The headline grabbed me. The articulate, and passionate argument pulled me in. Too bad the basic premise is obsolete.Thierry de Baillon's brilliantly written article on some early failures of the social enterprise vision has a number of really good points but in the end overreaches in some key areas.

Social for the Borg

de Baillon displays a keen understanding of the nuances of using technology to affect business outcomes. His illumination of the possibility of a dystopian "command-and-control" social infrastructure is quite an interesting idea and I can understand how he has arrived at that possibility. Even if new "bad" lever's are created, it's just not a realistic fear for one key reason.


Underestimation of Plausible Deniability -- Humans are just too cagey and naturally subversive for this prediction to work. Just as technology by itself cannot really solve business problems, neither can it create the efficiency-zealot fantasy land where dictatorial leaders can bark out commands with the assurance that they will be followed. de Baillon recognizes this reality when it comes to social technology's insufficiency in bringing about enterprise transformation, and to his credit, he does not overreach in preaching the social equivalent of the Tiger oil memos (you absolutely must read them if you have not seen them before).

Enablement vs. Affordance

de Baillon's claim that "Technology has nothing to do with enablement" could just barely be labelled directionally accurate and I somewhat agree with the spirit of the claim; it is, however, an overreach. Clearly affordance is more important for long term enterprise systems that interact with humans, but to argue for a conceptual divorce between technology and enablement is like saying that businesses only exist for economic gain (oops! de Baillon said that too! I'll come to that notion in the next section.)

Whether we are talking about middleware with with no human interfaces or the utopian vision of no-interfaces posited by the brilliant Golden Krishna, relinquishing the concept that technology can't help elevate humanity by removing the need to focus on lower-value tasks and concepts is uninspiring in general and disrespectful to the masses of humans who belong to the church of functionalism.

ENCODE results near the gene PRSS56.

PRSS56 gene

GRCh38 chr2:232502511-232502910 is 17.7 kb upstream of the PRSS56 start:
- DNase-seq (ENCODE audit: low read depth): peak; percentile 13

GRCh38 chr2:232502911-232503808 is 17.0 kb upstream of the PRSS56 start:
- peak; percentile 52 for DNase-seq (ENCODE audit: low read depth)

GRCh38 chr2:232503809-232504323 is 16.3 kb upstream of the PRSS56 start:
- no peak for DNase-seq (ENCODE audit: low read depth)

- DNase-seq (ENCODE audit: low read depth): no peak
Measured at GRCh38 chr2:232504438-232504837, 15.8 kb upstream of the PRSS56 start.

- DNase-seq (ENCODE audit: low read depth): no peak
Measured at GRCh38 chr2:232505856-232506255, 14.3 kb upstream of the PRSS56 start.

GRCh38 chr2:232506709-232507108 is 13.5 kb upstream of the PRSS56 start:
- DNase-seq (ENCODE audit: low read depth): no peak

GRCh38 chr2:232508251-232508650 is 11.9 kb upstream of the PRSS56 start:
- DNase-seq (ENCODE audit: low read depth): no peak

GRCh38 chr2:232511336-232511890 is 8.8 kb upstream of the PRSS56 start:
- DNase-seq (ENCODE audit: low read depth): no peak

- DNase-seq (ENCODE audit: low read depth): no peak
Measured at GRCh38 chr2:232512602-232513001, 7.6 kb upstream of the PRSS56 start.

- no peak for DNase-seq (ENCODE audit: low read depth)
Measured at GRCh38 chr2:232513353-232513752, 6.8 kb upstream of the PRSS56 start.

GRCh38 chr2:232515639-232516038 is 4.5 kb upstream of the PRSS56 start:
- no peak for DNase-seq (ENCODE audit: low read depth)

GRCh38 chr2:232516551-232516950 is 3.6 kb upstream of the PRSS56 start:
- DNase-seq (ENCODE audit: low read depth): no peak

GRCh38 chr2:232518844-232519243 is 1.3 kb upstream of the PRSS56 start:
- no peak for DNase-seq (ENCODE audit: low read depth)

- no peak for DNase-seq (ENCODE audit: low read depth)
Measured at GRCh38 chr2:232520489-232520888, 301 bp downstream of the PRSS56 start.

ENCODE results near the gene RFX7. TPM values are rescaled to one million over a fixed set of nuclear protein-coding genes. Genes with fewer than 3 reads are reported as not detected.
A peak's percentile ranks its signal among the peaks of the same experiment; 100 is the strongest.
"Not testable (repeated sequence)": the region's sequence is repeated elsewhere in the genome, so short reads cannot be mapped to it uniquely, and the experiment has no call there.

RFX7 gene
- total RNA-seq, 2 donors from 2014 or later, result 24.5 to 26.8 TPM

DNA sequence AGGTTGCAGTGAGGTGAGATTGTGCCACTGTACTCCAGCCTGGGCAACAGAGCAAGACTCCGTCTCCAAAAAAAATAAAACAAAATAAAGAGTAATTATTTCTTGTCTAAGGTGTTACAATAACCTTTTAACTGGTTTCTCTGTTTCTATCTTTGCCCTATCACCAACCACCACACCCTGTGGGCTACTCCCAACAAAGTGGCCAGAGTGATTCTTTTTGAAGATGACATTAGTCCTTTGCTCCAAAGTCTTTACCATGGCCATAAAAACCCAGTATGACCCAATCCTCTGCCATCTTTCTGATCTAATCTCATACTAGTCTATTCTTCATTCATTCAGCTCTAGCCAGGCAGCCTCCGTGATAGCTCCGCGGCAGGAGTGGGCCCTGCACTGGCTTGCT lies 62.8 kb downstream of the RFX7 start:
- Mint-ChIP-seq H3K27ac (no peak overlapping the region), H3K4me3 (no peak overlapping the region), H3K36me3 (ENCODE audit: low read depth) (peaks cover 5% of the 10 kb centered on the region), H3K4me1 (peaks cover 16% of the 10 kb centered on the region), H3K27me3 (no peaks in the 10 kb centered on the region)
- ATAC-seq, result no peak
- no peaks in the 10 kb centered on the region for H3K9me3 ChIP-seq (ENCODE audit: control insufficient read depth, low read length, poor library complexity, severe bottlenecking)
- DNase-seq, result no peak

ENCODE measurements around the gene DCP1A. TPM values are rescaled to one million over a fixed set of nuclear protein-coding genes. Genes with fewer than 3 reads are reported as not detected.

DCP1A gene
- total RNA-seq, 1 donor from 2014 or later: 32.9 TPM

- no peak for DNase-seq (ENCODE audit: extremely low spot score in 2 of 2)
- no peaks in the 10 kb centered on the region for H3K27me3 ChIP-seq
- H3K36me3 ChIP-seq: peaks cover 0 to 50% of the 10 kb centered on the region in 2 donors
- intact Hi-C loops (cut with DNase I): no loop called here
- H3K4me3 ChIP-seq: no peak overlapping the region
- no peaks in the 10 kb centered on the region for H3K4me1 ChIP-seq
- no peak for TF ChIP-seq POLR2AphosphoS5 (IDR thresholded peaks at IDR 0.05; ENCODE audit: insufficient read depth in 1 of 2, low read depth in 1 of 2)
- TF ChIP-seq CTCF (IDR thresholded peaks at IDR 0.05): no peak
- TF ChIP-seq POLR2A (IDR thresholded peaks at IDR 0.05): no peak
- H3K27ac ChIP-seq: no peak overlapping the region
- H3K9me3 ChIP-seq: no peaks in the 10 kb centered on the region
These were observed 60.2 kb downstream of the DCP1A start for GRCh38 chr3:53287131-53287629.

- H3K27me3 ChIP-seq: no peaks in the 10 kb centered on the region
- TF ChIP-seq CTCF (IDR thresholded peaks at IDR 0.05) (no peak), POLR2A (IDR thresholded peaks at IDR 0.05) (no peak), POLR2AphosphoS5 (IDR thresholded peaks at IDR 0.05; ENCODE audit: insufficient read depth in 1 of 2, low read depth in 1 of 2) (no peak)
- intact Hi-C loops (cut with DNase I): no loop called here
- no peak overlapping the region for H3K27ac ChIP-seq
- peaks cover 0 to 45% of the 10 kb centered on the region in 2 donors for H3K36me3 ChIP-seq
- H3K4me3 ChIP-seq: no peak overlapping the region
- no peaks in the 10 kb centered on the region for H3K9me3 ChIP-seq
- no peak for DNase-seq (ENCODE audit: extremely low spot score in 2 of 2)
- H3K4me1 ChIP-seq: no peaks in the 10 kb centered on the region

Purpose isn't Obsolete, It's Self-Reinforcing

Much of de Baillon's article is based on a singular idea -- Organizations cannot serve a purpose outside of economic gain. de Baillon hedges at first in his references to Nobel laureate, Ronald Coase, but then goes whole hog with this idea stating the companies should move towards envisioning themselves as transaction-centric, market-supporting platforms with interchangeable workers. While I am one of the biggest proponents of the "enterprise as platform" model (in fact, I've written so much about it, that I had to create an anthology article to bring people step-by-step through each one), I never want to say or believe that the reason for this is that "we are a purposeless transactional engine" with no need for a highly talented employee base that is committed to a "fluffy" vision. 

In terms of the recent masterpiece Start With Why, by Simon Sinek, this puts "What" and "How" ahead of "Why" and will ultimately reduce an enterprise's offering to a transactional commodity. The reason to move to platformification is not because enterprises have no relevance or purpose; The reason for platformification is to avail the enterprise in a new avenue that supports their purpose first and also enhances their relevance through an multiplicative approach to channels and partners (e.g., the roads traveled by Netflix, NPR, Amazon, eBay, and others). de Baillon's vision is at once bright and dark, and while I do agree that "social-business" has not lived up to hype as of yet, I choose not to believe that it is dead, I prefer to believe that it is gestating; transformation will not come as quickly as the yay-sayers would believe, but neither as long as the nay-sayers think.